Q. In the past few months, I have noticed mounds of dirt that look like mini-volcanos with a small hole at the top. I find them in the lower areas of my backyard, which stay wetter than other places from the rain runoff in my neighborhood. Do you have a clue what these are or what is making them?
— Mike Koziatek, of Belleville
A. Remember the 1990 Tom Hanks movie “Joe Versus the Volcano”? Well, you might have a possible sequel in “Mike Versus the Crawdads.”
Not being a student of nature, I initially thought it odd that you’d find crayfish, crawfish, crawdads, mudbugs or whatever you want to call them in an area without a pond, creek or other body of water. But our expert in all things outdoors — Dr. Charles Giedeman — only had to glance at the pictures you sent to instantly recognize your invader as the crayfish.
Never miss a local story.
According to the Carnegie Museum of Natural History, the Cambarus diogenes (devil crayfish) is one of 23 species of crayfish found in Illinois and possibly the one that most closely fits your habitat. While the digger crayfish (Fallicambarus fodiens) also can produce the telltale volcano-like stack, it is primarily aquatic but sometimes digs burrows out of the water. On the other hand, the devil crayfish spends most of its time in the burrows it digs.
If you want to see what is living under your grass, you may have to go to http://iz.carnegiemnh.org/crayfish/NewAstacidea/species.asp?g=Cambarus&s=diogenes&ssp, because they’re generally nocturnal. So while you’re sleeping, they’re digging away, pushing up muddy soil out of their burrow as they shape that small volcano with the neat little hole on top.
You may be wondering (as I was) how a “fish” can live out of water. As it turns out, burrowing seems to be a good strategy for crayfish, according to Tom Pelletier, who holds a master’s degree in biology and answers questions at askanaturalist.com. Crayfish all over the world have developed a similar lifestyle of digging complex burrows down to damp or wet soil. Like all crayfish, the devil variety has gills in its abdomen under its shell. These gills are capable of taking oxygen from the air as long as they are wet, which is why the crayfish like the swale in your yard because it likely stays extra damp.
As you might expect, crayfish are classified with the clawed lobsters (Nephropidae). There are more than 600 species of the creatures around the world, with the Tasmanian Giant Crayfish holding the title of the largest freshwater invertebrate anywhere, growing in some cases to more than 30 inches long and packing up to 11 pounds.
I can only imagine what kind of “volcano” you’d find in your yard with something like that digging around. See one at http://yhsbiology.wikispaces.com/Crustacea or on wikipedia.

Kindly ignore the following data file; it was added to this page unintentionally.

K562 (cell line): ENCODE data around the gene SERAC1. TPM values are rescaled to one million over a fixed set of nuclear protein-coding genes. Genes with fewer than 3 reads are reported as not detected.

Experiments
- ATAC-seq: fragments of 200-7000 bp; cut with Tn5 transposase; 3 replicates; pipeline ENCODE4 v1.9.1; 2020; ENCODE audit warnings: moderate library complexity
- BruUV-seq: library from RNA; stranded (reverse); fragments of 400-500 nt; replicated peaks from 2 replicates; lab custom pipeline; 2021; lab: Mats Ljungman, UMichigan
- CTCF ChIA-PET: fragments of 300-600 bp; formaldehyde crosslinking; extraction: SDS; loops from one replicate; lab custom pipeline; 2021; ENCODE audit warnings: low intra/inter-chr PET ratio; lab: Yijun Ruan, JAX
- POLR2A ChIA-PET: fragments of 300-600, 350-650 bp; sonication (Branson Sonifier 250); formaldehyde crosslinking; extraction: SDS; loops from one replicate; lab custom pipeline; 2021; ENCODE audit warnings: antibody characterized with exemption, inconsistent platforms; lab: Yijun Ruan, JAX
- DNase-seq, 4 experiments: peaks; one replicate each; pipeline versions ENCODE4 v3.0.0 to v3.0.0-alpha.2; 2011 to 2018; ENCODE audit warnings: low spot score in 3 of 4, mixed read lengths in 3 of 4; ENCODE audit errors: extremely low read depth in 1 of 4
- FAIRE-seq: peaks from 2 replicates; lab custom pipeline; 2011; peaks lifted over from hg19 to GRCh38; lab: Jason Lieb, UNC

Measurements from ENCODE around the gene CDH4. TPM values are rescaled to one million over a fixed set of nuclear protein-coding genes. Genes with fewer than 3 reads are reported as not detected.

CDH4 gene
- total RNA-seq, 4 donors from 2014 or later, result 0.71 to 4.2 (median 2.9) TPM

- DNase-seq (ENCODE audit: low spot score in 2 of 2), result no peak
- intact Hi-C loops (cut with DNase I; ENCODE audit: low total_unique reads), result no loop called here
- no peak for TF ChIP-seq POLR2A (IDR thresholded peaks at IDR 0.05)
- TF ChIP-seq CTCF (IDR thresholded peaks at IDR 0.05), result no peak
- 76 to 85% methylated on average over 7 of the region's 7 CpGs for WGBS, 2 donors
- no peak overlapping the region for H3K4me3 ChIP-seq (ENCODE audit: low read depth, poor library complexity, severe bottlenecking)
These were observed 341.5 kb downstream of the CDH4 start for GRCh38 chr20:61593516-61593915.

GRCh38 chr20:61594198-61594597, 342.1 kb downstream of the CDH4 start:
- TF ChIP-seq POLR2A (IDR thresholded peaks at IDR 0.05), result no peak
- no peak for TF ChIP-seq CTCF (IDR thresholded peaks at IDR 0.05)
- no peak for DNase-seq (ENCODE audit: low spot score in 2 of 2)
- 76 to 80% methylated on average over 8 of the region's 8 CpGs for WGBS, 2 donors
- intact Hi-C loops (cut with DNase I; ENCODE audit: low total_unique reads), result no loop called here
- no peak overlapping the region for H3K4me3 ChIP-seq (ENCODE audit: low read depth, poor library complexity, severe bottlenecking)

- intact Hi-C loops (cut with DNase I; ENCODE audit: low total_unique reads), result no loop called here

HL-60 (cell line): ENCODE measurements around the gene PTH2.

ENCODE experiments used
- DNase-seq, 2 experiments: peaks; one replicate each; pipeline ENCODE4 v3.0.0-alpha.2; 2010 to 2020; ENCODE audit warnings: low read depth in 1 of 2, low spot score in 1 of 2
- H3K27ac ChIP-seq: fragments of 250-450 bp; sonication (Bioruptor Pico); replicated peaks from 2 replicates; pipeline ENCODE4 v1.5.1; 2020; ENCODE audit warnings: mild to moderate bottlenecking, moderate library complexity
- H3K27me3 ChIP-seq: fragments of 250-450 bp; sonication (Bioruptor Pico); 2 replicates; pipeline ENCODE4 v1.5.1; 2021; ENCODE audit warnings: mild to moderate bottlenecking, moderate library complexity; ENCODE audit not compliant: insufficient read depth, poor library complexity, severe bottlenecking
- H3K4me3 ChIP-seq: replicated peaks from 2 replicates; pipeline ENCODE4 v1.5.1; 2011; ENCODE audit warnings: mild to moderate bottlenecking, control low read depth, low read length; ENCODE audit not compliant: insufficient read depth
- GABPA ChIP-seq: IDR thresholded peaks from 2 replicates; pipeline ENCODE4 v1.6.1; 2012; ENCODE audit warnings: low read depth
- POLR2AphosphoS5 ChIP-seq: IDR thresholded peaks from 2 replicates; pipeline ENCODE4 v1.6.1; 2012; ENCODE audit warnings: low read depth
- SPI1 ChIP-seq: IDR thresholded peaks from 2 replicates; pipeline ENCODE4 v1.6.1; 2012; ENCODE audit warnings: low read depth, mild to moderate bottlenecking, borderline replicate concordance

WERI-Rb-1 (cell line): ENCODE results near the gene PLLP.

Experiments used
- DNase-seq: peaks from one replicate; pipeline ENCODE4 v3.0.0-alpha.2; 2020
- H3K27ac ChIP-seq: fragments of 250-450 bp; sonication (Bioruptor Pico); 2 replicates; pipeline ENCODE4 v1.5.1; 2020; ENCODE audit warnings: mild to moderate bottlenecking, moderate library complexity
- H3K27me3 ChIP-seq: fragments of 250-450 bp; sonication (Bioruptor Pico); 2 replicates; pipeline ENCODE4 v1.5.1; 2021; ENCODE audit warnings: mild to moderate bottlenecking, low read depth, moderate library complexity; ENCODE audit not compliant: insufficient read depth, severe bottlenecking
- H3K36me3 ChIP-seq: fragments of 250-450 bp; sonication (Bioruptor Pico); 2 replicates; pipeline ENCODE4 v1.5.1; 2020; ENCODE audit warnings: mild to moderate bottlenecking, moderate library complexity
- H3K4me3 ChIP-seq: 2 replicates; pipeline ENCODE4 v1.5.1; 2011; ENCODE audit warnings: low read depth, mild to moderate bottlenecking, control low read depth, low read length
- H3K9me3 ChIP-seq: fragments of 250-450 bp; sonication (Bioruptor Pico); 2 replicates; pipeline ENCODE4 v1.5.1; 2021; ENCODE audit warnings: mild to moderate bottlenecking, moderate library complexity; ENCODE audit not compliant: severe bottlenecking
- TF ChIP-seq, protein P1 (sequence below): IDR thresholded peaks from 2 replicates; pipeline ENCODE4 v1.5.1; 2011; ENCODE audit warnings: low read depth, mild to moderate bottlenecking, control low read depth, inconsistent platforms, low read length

Q. Is it true the hydrangea is the official flower of Belleville?
— Steve Suess, of Belleville
A. To Rick Effinger at Belleville’s Effinger Garden Center, it deserves that honor by sales alone. Roughly 10 to 15 years ago, residents here went crazy over the PeeGee variety, so called because of its botanical name, “paniculata grandiflora.”
“It was a hot one,” he told me. “We sold tons of them — mainly downtown in the historical area. They put them all up in there, and they called it the Belleville bush. Someone told me once that it was official, but I’m not really sure of that.”
Neither am I. While it was wildly popular and, according to Effinger, may have gotten a boost from the St. Clair County Historical Society, it may be one of those urban legends. Nobody I’ve talked to can confirm that it ever gained “official” status by ordinance or proclamation, although I’d be happy to hear from anyone who can. Since then, PeeGee sales have cooled in favor of the Limelight and the Annabelle with their various shades of white and pink, Effinger said.
“They’re really a great summer bloomer,” Effinger said. “(Fox2 meteorologist) Dave Murray has Limelights all in front of his white picket fence at his home. I’ve taken that same idea and had some people do it as a divider between two property lines. They said it is stunning when it blooms.”
On which two continents would you find no crayfish?
Answer to Wednesday’s trivia: Straits are usually naturally formed, narrow, navigable bodies of water that connect two larger bodies of water. The longest is often considered to be the approximately 500-mile-long Strait of Malacca that runs between the Indonesian island of Sumatra to the west and Malaysia and extreme southern Thailand to the east. It gets its name from Melaka, an important port on the Malay coast in the 1500s.
Send your questions to Roger Schlueter, Belleville News-Democrat, 120 S. Illinois St., P.O. Box 427, Belleville, IL 62222-0427, firstname.lastname@example.org or call 618-239-2465.